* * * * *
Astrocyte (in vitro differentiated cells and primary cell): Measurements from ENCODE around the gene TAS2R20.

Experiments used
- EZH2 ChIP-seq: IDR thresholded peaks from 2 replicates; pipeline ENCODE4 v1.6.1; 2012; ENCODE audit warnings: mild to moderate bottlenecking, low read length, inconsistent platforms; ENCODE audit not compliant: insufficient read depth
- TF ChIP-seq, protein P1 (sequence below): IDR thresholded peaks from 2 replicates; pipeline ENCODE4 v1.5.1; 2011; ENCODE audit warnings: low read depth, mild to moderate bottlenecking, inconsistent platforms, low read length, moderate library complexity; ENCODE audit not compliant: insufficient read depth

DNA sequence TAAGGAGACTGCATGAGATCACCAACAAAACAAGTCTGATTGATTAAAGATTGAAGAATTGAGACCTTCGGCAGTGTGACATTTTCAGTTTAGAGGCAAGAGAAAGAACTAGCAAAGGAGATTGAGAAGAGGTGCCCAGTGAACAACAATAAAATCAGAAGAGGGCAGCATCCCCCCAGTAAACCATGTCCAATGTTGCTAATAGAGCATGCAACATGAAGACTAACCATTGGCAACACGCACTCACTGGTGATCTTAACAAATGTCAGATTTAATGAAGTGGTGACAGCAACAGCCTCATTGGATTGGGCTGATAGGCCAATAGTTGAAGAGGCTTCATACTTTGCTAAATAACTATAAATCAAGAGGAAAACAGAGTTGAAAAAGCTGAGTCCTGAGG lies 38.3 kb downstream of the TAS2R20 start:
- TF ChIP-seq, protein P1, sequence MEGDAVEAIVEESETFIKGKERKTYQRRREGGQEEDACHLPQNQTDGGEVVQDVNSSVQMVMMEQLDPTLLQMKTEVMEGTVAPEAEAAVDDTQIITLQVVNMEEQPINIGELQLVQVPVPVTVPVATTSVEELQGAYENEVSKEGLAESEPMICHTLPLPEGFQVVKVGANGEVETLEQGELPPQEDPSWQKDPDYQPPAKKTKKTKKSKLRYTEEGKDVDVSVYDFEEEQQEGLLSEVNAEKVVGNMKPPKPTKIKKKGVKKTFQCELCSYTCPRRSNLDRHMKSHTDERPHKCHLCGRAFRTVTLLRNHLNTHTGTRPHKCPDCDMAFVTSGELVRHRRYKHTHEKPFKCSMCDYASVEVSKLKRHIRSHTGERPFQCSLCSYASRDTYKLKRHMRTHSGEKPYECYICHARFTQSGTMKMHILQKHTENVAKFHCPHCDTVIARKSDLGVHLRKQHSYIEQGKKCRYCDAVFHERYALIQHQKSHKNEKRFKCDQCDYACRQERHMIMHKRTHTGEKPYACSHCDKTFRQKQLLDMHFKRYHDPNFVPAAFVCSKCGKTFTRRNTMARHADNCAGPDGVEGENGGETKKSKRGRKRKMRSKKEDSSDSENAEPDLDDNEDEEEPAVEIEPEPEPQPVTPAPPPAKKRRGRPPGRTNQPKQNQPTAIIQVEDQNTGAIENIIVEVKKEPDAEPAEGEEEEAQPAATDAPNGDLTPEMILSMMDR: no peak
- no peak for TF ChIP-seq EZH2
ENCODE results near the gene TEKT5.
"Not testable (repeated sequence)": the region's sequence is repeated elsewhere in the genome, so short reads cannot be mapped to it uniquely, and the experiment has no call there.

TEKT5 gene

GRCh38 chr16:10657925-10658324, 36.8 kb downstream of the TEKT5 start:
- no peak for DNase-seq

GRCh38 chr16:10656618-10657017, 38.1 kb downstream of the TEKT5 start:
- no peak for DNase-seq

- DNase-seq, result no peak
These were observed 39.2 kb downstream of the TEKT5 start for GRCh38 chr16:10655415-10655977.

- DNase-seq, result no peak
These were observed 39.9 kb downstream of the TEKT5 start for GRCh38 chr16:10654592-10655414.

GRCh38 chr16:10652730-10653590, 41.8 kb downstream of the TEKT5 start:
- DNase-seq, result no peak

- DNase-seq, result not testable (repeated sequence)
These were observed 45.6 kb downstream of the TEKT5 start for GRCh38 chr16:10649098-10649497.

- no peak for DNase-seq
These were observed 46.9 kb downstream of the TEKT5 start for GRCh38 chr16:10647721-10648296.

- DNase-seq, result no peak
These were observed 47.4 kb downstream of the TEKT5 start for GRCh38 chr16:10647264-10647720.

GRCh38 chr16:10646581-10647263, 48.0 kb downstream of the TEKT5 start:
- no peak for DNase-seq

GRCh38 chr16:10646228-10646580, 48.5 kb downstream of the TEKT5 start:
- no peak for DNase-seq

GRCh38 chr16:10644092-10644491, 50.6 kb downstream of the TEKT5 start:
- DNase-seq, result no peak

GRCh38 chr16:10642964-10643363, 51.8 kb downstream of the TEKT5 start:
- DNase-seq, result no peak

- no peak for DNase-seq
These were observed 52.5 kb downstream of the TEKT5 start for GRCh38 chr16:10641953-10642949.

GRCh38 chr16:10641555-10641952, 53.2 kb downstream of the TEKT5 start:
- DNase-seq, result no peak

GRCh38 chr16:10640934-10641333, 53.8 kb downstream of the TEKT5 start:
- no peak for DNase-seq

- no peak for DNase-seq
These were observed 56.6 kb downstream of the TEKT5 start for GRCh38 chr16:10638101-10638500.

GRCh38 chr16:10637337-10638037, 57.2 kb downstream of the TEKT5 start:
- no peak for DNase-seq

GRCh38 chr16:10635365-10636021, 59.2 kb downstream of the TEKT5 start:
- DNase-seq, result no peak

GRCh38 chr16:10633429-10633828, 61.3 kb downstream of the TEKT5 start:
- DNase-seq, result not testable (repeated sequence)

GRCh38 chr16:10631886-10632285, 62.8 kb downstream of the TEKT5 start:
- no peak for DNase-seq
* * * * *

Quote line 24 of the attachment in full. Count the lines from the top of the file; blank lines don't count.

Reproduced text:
These were observed 46.9 kb downstream of the TEKT5 start for GRCh38 chr16:10647721-10648296.